usually have dirty hands.
It has been a rough few months. I knew I needed to make a change in my life, but I wasn’t surefooted enough to take the step until a few weeks ago. The signs had been pointing in the direction I should take for several months, but I tried first to work around them, and then ignore them – neither tactic worked. I finally made a decision when my body let me know in no uncertain terms that I could no longer safely accomplish some of the more physical tasks of my job. I was also very weary of the drama whirling around me and knew I needed to free myself from the battering winds. I felt like I was doing the right thing for myself, and for those involved. It seems, however, that I took a misstep along my way, and ended up wiping mud off of my face and body.
This has made me take a closer look at myself, who I am, what I say, and how I present myself to others. I admit that I got caught up in some of the gossip, drama, and other not-so-nice things that were part of my everyday life. I wish I could go back and un-say some of the things I said when I participated in this activity, but I can’t. I wish I had been stronger, more assertive, and less swayed by what was being said to me, what was said within earshot, and what I observed daily. I wish I had turned a deaf ear and minded my own business. I wish I had kept my mouth shut at certain times.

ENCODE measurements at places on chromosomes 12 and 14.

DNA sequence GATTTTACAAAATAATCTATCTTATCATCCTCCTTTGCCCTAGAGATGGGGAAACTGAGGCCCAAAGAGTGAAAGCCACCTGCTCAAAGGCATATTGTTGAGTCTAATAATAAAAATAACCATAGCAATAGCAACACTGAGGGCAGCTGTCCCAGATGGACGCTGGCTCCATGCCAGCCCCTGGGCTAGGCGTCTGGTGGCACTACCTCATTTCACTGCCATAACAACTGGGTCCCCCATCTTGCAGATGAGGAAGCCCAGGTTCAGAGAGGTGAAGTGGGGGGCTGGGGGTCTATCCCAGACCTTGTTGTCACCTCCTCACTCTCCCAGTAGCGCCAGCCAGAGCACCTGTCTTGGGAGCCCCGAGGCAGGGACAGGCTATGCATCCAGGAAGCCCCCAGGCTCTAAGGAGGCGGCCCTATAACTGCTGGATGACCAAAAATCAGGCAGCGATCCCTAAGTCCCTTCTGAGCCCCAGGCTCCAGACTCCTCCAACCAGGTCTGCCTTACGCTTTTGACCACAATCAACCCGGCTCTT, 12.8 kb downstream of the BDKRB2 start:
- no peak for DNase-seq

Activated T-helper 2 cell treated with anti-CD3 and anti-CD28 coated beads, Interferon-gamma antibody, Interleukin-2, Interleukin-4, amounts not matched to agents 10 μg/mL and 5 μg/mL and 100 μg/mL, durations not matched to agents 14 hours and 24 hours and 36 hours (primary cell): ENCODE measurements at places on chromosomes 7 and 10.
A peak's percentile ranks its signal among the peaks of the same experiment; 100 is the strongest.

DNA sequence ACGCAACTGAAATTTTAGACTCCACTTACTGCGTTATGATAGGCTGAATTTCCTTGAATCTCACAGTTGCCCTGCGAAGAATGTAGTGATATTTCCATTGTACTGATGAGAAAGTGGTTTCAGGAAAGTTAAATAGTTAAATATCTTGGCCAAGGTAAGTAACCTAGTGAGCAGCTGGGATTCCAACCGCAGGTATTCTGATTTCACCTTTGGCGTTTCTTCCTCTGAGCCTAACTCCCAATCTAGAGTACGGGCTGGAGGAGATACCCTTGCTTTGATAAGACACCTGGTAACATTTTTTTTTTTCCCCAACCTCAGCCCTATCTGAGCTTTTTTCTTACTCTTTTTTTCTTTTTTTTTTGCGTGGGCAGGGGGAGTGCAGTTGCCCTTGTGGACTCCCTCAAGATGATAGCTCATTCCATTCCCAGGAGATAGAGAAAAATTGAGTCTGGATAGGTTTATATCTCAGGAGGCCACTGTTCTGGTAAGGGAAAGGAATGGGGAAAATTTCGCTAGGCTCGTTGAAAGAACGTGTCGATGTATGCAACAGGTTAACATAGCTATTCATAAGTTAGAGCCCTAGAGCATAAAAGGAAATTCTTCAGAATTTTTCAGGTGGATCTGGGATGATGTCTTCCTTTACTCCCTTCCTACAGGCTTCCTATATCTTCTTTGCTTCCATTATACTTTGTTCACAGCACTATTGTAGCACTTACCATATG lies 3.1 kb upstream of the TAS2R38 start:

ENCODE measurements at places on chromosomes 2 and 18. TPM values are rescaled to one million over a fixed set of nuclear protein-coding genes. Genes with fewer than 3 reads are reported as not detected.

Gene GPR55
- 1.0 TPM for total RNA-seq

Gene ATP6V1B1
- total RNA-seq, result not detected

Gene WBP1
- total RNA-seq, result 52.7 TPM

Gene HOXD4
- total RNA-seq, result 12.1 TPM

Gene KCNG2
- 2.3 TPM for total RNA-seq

So, now that I am a recent recipient (and it isn’t the first time) of the drama du jour and workplace gossip, I wish I were braver, or perhaps more reckless, and could sling a little mud back. But I am choosing to let it all go, to walk away quietly, and to learn a little something from the experience.
But one thing I certainly can do is wash the mud off of my own hands, step out of the mud puddle, and set up housekeeping on dry land. The drama and gossip will continue without my assistance – I am sure of it – and someone else most likely will be the lucky recipient of future mud pies.
Gossip is a terrible thing. My son, Brian, wrote a brilliant one-act play entitled “Gossip.” Reading it, and seeing it performed clearly shows how damaging gossip can be, and how it reaches far beyond the giver and the recipient. This play is making its rounds worldwide, and I invite my blog readers to grab a copy or catch a performance of it. It is available for sale through Pioneer Drama Service. I need to read it again and be reminded of its lesson.
For me, my hands have been washed, and I intend to keep them mud-free.